by SF Team, 29 February 2016
We are delighted to welcome 3 new Fellows into the Shuttleworth Fellowship Programme. Each of them brings a new perspective and energy to the Fellowship and we are excited to learn with them as they progress upon their journeys.
The World Food Summit of 1996 defined food security as existing “when all people at all times have access to sufficient, safe, nutritious food to maintain a healthy and active life” WHO, 2016, with both physical and economic access being considered. With increasing urbanisation comes greater distance between the consumers and producers of food. Along with growing demand, this has lead to trade-offs between volume, shelf life and nutritional value. Costs have gone up, climate change is shifting production patterns and many people find themselves living in urban food deserts.
Through AKER, Aaron Makaruk is developing methodologies, tools and kits for integrating natural agricultural and ecological systems with urban environments in order to restore balance to food production and consumption cycles. These include simple garden kits that snap together without tools in just minutes and can be adjusted to fit even the smallest balcony.
We are excited about working with Aaron on the consumers to creators process. Access to information about the food we eat, its origin and the resources that go into production is essential to building global food security. AKER kits are the beginning of implementing this much larger vision, encouraging hands on engagement. At the same time it is an experiment in the commercialisation of open design in a fresh area for the Foundation.
A recent census by Duke University’s Reporters’ Lab found that there are now 96 fact checking initiatives working in 37 countries around the world. That begs the question, is this a solved problem? Not at all. Only 5 of those initiatives are in Africa, compared to 47 in North America. Even more so, misinformation and biased reporting still abound globally. Not only do we need fact checking initiatives to deliver this important service, we need all consumers of information to develop the necessary skills and attitudes to critically engage with the information they encounter every day.
That is a core focus of the work Peter Cunliffe-Jones is doing through AfricaCheck. They are checking claims that public figures and institutions make against the best available public information to change the too-easy flow of disinformation, promote accuracy in public debate and kick-start a healthy skeptical reflex among the public and the media in Africa about claims that are made.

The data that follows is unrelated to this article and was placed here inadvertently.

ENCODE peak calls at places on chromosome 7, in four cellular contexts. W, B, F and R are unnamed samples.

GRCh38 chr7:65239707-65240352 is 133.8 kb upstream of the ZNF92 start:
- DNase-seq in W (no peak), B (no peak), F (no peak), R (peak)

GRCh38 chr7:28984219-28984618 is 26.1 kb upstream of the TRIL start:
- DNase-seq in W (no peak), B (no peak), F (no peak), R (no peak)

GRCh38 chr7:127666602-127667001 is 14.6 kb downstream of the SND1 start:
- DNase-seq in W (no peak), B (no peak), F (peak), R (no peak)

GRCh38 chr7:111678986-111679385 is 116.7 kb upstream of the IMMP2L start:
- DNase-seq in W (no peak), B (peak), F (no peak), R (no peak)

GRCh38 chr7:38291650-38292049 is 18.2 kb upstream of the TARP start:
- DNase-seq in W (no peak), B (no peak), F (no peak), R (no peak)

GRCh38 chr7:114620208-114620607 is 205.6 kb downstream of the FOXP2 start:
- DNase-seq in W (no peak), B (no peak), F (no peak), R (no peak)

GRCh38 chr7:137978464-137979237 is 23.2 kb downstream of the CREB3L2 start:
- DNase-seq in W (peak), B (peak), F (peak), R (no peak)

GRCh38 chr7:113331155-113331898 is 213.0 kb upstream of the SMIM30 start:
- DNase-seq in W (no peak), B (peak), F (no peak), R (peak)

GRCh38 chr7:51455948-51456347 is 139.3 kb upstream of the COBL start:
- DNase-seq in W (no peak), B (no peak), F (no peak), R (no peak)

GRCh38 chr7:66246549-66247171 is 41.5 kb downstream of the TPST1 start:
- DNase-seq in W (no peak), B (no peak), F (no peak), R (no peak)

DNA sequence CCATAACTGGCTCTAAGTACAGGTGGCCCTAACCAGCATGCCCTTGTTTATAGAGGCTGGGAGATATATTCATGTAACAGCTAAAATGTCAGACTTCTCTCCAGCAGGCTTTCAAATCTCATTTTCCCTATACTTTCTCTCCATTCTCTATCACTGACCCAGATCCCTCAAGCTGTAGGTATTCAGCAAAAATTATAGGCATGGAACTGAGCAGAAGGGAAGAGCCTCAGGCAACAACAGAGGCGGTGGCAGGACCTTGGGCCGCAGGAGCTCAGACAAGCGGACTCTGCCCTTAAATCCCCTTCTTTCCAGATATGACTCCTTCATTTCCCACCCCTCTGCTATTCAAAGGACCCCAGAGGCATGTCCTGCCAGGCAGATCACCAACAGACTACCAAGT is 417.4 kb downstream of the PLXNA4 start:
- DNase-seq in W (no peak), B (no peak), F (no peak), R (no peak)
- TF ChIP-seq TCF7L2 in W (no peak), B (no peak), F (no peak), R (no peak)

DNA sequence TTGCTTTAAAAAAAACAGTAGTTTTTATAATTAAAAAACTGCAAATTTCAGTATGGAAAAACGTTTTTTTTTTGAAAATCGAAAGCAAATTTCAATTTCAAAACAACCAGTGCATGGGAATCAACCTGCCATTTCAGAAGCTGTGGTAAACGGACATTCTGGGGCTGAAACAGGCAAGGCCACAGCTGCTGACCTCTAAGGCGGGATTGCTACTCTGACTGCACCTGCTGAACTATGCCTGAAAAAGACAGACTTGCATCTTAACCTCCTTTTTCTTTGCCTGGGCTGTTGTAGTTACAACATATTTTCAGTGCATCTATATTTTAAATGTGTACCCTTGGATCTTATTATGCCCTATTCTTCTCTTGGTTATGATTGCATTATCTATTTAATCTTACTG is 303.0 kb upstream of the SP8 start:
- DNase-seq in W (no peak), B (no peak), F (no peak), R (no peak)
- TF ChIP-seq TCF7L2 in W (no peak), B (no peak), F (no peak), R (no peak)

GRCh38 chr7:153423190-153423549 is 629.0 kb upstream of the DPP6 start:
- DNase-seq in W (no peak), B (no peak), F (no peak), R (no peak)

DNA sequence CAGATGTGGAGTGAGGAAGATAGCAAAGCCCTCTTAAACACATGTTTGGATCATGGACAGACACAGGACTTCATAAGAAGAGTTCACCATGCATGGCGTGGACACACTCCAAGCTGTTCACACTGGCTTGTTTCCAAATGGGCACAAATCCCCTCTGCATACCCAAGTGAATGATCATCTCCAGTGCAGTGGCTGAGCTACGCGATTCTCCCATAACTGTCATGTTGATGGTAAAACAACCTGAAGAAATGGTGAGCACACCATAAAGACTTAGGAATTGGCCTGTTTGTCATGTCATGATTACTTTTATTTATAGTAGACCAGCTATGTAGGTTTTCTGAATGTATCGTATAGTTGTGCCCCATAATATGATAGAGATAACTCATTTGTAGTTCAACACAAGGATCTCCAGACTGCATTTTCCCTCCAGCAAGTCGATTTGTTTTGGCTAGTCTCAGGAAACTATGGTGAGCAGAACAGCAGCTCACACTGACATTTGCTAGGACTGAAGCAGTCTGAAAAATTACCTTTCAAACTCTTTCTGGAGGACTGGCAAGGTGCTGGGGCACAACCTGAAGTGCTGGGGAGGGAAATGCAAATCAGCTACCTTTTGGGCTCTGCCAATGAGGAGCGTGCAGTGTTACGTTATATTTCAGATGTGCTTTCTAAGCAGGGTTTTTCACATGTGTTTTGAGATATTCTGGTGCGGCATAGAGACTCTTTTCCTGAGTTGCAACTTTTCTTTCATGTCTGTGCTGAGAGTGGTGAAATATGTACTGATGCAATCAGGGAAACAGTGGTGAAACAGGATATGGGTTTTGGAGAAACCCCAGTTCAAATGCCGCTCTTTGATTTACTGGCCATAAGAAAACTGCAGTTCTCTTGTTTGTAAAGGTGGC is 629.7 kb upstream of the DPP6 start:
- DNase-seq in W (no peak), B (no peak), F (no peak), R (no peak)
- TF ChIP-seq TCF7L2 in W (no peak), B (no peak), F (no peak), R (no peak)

At the Shuttleworth Foundation we believe that access to information is pivotal to good decision-making and should be a basic right for everyone. The question Peter is helping us explore, is what making sense of information looks like. What is missing from the media headlines? How do we make the most of the information we, as the public, have access to - distinguish true from false, map relationships that encourage bias, or simply determine that no definitive answer exists yet. This is an essential skill for all to be effective citizens of the open web.
Since Edward Snowden’s revelation of the mass surveillance of all digital communications in 2013, we have become increasingly aware of how the open web and our digital freedoms are being threatened through technical and political means. Although the internet relies on many decentralised nodes to keep it running, the flow of information and freedom of engagement can be restricted by the actions of a single authority. This imbalance of power leaves individual citizens feeling powerless to affect change or police government compliance with human rights principles.
Tiffiniy Cheng is one of a few individuals who have stepped up to articulate just what can be done. Fight for the Future is developing innovative, scalable organising approaches that are centered around the creative use of technology, messaging and alliance-building. Their purpose is to defend online human rights and the open web using the very nature of the Internet - collaboration between distributed nodes.
Having participated in a number of her campaigns before, we are eager to get a behind the scenes look. Digital freedom is a concept still alien to many, even regular, users of the web. The result is a lack of understanding or appreciation of potential threats, and therefore garners apathetic responses at best. Now is the time to ensure that human rights are reflected in the digital world as they are in the physical. Working with Tiffiniy and Fight for the Future gives us the opportunity to be integrally involved in and directly support positive action.